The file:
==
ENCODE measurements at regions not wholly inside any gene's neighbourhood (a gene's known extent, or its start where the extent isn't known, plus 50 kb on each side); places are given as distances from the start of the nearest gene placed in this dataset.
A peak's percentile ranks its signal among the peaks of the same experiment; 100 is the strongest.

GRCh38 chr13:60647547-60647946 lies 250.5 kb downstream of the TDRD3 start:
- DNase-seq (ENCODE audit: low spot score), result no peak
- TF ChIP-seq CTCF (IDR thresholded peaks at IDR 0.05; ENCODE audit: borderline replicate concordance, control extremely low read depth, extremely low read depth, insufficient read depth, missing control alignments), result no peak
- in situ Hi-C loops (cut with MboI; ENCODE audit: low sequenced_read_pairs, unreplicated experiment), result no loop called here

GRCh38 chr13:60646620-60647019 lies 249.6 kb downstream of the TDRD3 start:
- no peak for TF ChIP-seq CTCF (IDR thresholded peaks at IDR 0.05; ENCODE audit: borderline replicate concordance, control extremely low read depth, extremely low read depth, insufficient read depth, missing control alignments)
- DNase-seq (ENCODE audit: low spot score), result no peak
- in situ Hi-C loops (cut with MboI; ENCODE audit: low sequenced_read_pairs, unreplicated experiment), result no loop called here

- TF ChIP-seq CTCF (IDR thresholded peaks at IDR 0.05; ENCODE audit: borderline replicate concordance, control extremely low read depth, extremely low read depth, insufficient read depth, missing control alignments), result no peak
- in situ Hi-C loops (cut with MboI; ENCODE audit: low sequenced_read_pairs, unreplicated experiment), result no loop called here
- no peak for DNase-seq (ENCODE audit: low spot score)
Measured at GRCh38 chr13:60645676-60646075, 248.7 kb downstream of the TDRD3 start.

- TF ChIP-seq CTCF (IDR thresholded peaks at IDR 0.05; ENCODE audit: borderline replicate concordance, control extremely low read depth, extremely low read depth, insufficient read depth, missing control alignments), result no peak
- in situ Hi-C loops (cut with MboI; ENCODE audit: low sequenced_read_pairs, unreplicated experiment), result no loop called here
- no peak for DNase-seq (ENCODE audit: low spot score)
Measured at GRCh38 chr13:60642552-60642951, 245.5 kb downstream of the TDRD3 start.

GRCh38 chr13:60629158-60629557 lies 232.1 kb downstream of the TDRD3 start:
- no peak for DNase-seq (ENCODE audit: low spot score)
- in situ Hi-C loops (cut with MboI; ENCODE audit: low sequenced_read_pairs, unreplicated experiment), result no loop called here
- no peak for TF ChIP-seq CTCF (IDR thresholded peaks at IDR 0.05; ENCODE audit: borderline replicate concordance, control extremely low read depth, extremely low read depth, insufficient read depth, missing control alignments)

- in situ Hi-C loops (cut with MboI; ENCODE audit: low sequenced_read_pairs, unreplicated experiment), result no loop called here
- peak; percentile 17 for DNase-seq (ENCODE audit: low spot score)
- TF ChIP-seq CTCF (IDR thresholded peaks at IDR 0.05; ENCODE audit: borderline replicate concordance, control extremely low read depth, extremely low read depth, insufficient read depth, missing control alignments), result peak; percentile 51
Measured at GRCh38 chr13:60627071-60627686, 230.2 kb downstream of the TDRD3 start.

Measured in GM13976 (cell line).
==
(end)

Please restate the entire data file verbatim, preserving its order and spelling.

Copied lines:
ENCODE measurements at regions not wholly inside any gene's neighbourhood (a gene's known extent, or its start where the extent isn't known, plus 50 kb on each side); places are given as distances from the start of the nearest gene placed in this dataset.
A peak's percentile ranks its signal among the peaks of the same experiment; 100 is the strongest.

GRCh38 chr13:60647547-60647946 lies 250.5 kb downstream of the TDRD3 start:
- DNase-seq (ENCODE audit: low spot score), result no peak
- TF ChIP-seq CTCF (IDR thresholded peaks at IDR 0.05; ENCODE audit: borderline replicate concordance, control extremely low read depth, extremely low read depth, insufficient read depth, missing control alignments), result no peak
- in situ Hi-C loops (cut with MboI; ENCODE audit: low sequenced_read_pairs, unreplicated experiment), result no loop called here

GRCh38 chr13:60646620-60647019 lies 249.6 kb downstream of the TDRD3 start:
- no peak for TF ChIP-seq CTCF (IDR thresholded peaks at IDR 0.05; ENCODE audit: borderline replicate concordance, control extremely low read depth, extremely low read depth, insufficient read depth, missing control alignments)
- DNase-seq (ENCODE audit: low spot score), result no peak
- in situ Hi-C loops (cut with MboI; ENCODE audit: low sequenced_read_pairs, unreplicated experiment), result no loop called here

- TF ChIP-seq CTCF (IDR thresholded peaks at IDR 0.05; ENCODE audit: borderline replicate concordance, control extremely low read depth, extremely low read depth, insufficient read depth, missing control alignments), result no peak
- in situ Hi-C loops (cut with MboI; ENCODE audit: low sequenced_read_pairs, unreplicated experiment), result no loop called here
- no peak for DNase-seq (ENCODE audit: low spot score)
Measured at GRCh38 chr13:60645676-60646075, 248.7 kb downstream of the TDRD3 start.

- TF ChIP-seq CTCF (IDR thresholded peaks at IDR 0.05; ENCODE audit: borderline replicate concordance, control extremely low read depth, extremely low read depth, insufficient read depth, missing control alignments), result no peak
- in situ Hi-C loops (cut with MboI; ENCODE audit: low sequenced_read_pairs, unreplicated experiment), result no loop called here
- no peak for DNase-seq (ENCODE audit: low spot score)
Measured at GRCh38 chr13:60642552-60642951, 245.5 kb downstream of the TDRD3 start.

GRCh38 chr13:60629158-60629557 lies 232.1 kb downstream of the TDRD3 start:
- no peak for DNase-seq (ENCODE audit: low spot score)
- in situ Hi-C loops (cut with MboI; ENCODE audit: low sequenced_read_pairs, unreplicated experiment), result no loop called here
- no peak for TF ChIP-seq CTCF (IDR thresholded peaks at IDR 0.05; ENCODE audit: borderline replicate concordance, control extremely low read depth, extremely low read depth, insufficient read depth, missing control alignments)

- in situ Hi-C loops (cut with MboI; ENCODE audit: low sequenced_read_pairs, unreplicated experiment), result no loop called here
- peak; percentile 17 for DNase-seq (ENCODE audit: low spot score)
- TF ChIP-seq CTCF (IDR thresholded peaks at IDR 0.05; ENCODE audit: borderline replicate concordance, control extremely low read depth, extremely low read depth, insufficient read depth, missing control alignments), result peak; percentile 51
Measured at GRCh38 chr13:60627071-60627686, 230.2 kb downstream of the TDRD3 start.

Measured in GM13976 (cell line).